Flavors of the Month - Des Moines Leadership & HR Management

February 17, 2020by Damian Lonsdale

Flavors of the Month: Tasty Treats, But Bad for Leadership
 
Have you heard?  The Shamrock Shake is back for a limited time at your local McDonalds.  Count me among the many who welcome this return with fond memories of the creamy, minty goodness that always used to arrive in early spring.  It holds a special place in my heart just like all the pumpkin-spiced treats that pop up every fall.
 
However, as much as we may enjoy favors of the month when it comes to food, we should beware of the same thing when it comes to leadership.  There is no shortage of leadership programs or methods that might sound appealing to the average businessperson, but have collapsed under the scrutiny of empirical research.  Take, for example, the Situational Leadership II model that prescribes an evolving pattern of directing, coaching, supporting, and delegating.  The central tenet is based on the very real notion that leaders must assess situations and adapt to their subordinates.  Overall the model is easy to describe and it has intuitive value, which is why it has enjoyed a great deal of popularity.
 
Sounds good, right?  Sure, except that replication studies have consistently failed to support the basic prescriptions of the Situational Leadership II model.  Researchers across the U.S. have tried and come up empty-handed.  In other words, what the model tells you to do simply doesn’t work with real employees.  Really, about the only thing that has ever come out of Situational Leadership II research is that women tend to appreciate supportive leadership and men tend to want more directive leadership.
 
This dearth of supportive research is a major problem, and a huge waste of time and money that plenty of organizations have fallen for.  (Just because a lot of companies have paid for a program does not necessarily make it a good one!)  And what about the popular Myers-Briggs Type measure of personality?  This also falls apart under scientific scrutiny and pales in comparison to what personality psychologists have long known to be the gold standard in the field, the Big Five Personality model.  The Myers-Briggs test might tell you “something” about an individual, but heed this warning: you do NOT want to be in a courtroom trying to argue the validity of the Myers-Briggs in selecting employees.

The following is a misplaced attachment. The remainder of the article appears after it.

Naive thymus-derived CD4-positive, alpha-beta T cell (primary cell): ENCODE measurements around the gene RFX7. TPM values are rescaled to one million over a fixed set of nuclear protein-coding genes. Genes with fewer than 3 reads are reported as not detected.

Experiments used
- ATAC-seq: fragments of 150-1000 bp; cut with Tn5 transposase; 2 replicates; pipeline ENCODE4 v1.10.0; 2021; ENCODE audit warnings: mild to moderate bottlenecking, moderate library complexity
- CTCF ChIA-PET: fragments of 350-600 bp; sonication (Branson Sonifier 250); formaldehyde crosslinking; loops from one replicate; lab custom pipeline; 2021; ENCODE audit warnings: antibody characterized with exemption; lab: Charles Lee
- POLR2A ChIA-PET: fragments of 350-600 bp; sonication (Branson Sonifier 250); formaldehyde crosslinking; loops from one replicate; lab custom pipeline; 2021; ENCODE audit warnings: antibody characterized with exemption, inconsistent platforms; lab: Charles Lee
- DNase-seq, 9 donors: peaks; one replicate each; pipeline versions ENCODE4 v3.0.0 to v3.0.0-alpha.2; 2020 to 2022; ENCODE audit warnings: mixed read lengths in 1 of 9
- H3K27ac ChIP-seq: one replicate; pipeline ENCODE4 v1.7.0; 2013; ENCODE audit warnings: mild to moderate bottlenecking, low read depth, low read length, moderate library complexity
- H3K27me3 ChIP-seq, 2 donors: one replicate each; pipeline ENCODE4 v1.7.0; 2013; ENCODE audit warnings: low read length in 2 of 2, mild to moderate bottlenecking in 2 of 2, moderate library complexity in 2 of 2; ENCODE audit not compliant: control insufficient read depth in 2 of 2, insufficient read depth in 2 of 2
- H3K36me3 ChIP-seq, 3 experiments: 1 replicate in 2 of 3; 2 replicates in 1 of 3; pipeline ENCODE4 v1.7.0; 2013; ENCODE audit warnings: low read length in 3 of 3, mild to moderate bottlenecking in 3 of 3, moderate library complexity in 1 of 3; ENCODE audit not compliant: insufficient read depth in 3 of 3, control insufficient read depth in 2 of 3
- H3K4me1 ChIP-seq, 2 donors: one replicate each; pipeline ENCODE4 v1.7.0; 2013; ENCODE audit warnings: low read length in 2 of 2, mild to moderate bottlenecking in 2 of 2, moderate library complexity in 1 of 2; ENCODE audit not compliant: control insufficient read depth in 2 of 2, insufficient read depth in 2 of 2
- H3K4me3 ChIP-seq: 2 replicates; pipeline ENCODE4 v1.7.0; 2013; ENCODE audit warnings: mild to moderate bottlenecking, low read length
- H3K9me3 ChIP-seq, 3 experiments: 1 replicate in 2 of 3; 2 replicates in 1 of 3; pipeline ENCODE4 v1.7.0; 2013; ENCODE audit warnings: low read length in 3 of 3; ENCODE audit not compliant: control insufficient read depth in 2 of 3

So watch out for fads and “flavors of the month” when it comes to management consulting.  Ask tough questions and don’t be fooled by something that lacks solid scientific standing.  The Shamrock Shake, on the other hand?  That’s an easy recommendation.

Damian Lonsdale

GET IN TOUCHDes Moines Leadership &
HR Management Consulting
FULL-SERVICE CONSULTING FIRMWest Des Moines, Iowa
Des Moines Leadership is your locally owned, full-service consulting firm providing affordable leadership development training and human resource management solutions. I have over two decades of experience helping professionals from all fields and together we can boost employee engagement, motivation, retention, communication, teamwork, creative problem solving, and innovation. We will also create a stronger, more positive culture that is rooted in great relationships and creates better “bench-strength” when it comes to succession planning.
GET IN TOUCHDes Moines Leadership &
HR Management Consulting
FULL-SERVICE CONSULTING FIRMWest Des Moines, Iowa
Des Moines Leadership is your locally owned, full-service consulting firm providing affordable leadership development training and human resource management solutions. I have over two decades of experience helping professionals from all fields and together we can boost employee engagement, motivation, retention, communication, teamwork, creative problem solving, and innovation. We will also create a stronger, more positive culture that is rooted in great relationships and creates better “bench-strength” when it comes to succession planning.